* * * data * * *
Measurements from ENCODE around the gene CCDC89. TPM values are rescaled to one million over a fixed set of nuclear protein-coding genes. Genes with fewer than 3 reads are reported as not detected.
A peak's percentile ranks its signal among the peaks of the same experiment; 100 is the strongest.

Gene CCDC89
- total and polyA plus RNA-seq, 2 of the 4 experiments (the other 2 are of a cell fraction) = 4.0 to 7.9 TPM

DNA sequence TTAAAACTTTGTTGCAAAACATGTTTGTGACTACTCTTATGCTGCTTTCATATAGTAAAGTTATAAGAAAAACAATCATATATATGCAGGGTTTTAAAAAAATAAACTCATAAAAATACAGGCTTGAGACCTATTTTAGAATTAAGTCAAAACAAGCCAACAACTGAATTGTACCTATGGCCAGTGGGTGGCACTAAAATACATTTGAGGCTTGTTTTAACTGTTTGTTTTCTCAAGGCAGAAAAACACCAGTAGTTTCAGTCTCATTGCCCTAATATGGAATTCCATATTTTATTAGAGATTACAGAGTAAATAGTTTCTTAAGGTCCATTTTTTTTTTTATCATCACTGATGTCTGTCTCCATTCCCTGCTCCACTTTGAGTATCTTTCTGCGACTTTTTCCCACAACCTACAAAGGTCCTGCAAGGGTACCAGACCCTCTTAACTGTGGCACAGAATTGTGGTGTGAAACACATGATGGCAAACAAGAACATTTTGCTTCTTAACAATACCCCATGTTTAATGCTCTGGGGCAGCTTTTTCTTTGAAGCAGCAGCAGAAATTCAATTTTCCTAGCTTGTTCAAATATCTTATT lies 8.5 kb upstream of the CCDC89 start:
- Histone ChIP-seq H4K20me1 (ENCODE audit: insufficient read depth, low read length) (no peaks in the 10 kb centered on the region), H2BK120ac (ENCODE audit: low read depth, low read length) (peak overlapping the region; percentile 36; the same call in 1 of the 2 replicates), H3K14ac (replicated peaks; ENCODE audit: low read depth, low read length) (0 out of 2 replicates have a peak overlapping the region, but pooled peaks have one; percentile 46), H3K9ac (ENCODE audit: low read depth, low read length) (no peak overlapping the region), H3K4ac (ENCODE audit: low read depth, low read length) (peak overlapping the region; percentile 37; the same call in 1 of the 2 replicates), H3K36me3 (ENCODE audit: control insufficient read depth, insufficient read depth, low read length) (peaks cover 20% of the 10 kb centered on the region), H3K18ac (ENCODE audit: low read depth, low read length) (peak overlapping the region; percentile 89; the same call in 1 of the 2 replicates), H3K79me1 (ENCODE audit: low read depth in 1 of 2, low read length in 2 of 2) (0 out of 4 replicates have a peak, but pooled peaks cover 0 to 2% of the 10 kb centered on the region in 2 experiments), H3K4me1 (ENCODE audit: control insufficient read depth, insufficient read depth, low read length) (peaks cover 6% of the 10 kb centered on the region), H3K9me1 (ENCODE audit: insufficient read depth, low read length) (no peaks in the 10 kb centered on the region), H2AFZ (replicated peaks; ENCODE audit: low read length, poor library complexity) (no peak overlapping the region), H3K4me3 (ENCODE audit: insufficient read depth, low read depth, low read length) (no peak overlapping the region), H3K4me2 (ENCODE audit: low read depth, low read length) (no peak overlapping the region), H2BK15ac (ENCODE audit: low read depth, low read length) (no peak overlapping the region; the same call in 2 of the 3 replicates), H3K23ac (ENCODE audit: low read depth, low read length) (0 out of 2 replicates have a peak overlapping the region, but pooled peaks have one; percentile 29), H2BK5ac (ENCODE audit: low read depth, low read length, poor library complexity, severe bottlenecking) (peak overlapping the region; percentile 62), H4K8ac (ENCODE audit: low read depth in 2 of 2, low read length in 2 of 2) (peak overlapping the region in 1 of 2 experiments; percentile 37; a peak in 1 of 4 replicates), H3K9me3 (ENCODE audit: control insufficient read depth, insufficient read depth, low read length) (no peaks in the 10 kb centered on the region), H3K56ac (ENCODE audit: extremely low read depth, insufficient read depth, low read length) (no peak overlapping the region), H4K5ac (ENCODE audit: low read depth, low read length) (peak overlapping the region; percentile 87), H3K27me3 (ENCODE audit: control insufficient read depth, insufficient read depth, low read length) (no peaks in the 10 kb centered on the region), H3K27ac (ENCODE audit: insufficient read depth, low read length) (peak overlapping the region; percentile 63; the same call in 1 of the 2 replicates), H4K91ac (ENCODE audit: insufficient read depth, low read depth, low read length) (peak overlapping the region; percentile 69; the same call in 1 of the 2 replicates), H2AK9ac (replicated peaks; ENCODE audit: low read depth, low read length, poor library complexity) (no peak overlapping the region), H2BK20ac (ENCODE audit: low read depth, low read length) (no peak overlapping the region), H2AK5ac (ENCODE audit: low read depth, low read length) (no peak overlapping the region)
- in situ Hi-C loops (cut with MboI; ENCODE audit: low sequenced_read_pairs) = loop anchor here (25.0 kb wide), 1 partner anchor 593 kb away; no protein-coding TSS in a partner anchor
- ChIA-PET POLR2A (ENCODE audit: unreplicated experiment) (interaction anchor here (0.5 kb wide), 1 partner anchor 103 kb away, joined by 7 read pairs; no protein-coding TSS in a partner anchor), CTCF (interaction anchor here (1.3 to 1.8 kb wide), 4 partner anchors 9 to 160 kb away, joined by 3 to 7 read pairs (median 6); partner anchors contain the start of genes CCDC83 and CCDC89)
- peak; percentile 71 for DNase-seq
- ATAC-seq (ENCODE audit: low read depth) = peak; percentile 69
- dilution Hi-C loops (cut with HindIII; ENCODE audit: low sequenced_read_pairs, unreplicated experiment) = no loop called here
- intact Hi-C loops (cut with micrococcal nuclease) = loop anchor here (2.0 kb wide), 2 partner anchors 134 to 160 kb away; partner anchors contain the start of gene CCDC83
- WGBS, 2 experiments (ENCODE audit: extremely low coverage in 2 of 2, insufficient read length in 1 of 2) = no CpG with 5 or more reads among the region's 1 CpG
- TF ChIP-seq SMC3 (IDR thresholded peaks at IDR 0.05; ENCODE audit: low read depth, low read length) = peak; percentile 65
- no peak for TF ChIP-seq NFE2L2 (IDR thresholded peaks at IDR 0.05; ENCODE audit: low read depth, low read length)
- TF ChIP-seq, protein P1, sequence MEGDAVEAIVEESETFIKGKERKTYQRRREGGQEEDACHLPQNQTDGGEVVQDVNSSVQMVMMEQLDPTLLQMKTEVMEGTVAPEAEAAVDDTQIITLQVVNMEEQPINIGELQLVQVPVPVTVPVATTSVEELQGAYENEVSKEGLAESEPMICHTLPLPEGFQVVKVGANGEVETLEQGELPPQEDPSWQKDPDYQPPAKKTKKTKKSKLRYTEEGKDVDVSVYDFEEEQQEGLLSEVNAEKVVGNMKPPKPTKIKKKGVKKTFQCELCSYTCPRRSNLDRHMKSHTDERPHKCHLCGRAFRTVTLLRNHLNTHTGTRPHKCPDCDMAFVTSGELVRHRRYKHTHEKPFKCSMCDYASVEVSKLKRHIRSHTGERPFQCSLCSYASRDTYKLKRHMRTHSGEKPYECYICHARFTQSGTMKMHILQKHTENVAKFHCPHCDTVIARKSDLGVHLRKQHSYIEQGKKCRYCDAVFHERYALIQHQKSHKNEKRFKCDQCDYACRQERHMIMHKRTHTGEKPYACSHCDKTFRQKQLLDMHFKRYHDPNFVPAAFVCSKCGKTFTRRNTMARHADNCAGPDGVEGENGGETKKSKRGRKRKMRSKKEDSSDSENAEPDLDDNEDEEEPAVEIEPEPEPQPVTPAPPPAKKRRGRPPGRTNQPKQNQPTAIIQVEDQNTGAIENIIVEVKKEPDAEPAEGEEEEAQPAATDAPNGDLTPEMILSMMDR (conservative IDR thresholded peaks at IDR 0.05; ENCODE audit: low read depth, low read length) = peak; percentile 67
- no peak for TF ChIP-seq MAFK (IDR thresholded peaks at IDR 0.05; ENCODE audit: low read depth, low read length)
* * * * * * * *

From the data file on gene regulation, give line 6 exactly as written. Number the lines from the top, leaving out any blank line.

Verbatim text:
- Histone ChIP-seq H4K20me1 (ENCODE audit: insufficient read depth, low read length) (no peaks in the 10 kb centered on the region), H2BK120ac (ENCODE audit: low read depth, low read length) (peak overlapping the region; percentile 36; the same call in 1 of the 2 replicates), H3K14ac (replicated peaks; ENCODE audit: low read depth, low read length) (0 out of 2 replicates have a peak overlapping the region, but pooled peaks have one; percentile 46), H3K9ac (ENCODE audit: low read depth, low read length) (no peak overlapping the region), H3K4ac (ENCODE audit: low read depth, low read length) (peak overlapping the region; percentile 37; the same call in 1 of the 2 replicates), H3K36me3 (ENCODE audit: control insufficient read depth, insufficient read depth, low read length) (peaks cover 20% of the 10 kb centered on the region), H3K18ac (ENCODE audit: low read depth, low read length) (peak overlapping the region; percentile 89; the same call in 1 of the 2 replicates), H3K79me1 (ENCODE audit: low read depth in 1 of 2, low read length in 2 of 2) (0 out of 4 replicates have a peak, but pooled peaks cover 0 to 2% of the 10 kb centered on the region in 2 experiments), H3K4me1 (ENCODE audit: control insufficient read depth, insufficient read depth, low read length) (peaks cover 6% of the 10 kb centered on the region), H3K9me1 (ENCODE audit: insufficient read depth, low read length) (no peaks in the 10 kb centered on the region), H2AFZ (replicated peaks; ENCODE audit: low read length, poor library complexity) (no peak overlapping the region), H3K4me3 (ENCODE audit: insufficient read depth, low read depth, low read length) (no peak overlapping the region), H3K4me2 (ENCODE audit: low read depth, low read length) (no peak overlapping the region), H2BK15ac (ENCODE audit: low read depth, low read length) (no peak overlapping the region; the same call in 2 of the 3 replicates), H3K23ac (ENCODE audit: low read depth, low read length) (0 out of 2 replicates have a peak overlapping the region, but pooled peaks have one; percentile 29), H2BK5ac (ENCODE audit: low read depth, low read length, poor library complexity, severe bottlenecking) (peak overlapping the region; percentile 62), H4K8ac (ENCODE audit: low read depth in 2 of 2, low read length in 2 of 2) (peak overlapping the region in 1 of 2 experiments; percentile 37; a peak in 1 of 4 replicates), H3K9me3 (ENCODE audit: control insufficient read depth, insufficient read depth, low read length) (no peaks in the 10 kb centered on the region), H3K56ac (ENCODE audit: extremely low read depth, insufficient read depth, low read length) (no peak overlapping the region), H4K5ac (ENCODE audit: low read depth, low read length) (peak overlapping the region; percentile 87), H3K27me3 (ENCODE audit: control insufficient read depth, insufficient read depth, low read length) (no peaks in the 10 kb centered on the region), H3K27ac (ENCODE audit: insufficient read depth, low read length) (peak overlapping the region; percentile 63; the same call in 1 of the 2 replicates), H4K91ac (ENCODE audit: insufficient read depth, low read depth, low read length) (peak overlapping the region; percentile 69; the same call in 1 of the 2 replicates), H2AK9ac (replicated peaks; ENCODE audit: low read depth, low read length, poor library complexity) (no peak overlapping the region), H2BK20ac (ENCODE audit: low read depth, low read length) (no peak overlapping the region), H2AK5ac (ENCODE audit: low read depth, low read length) (no peak overlapping the region)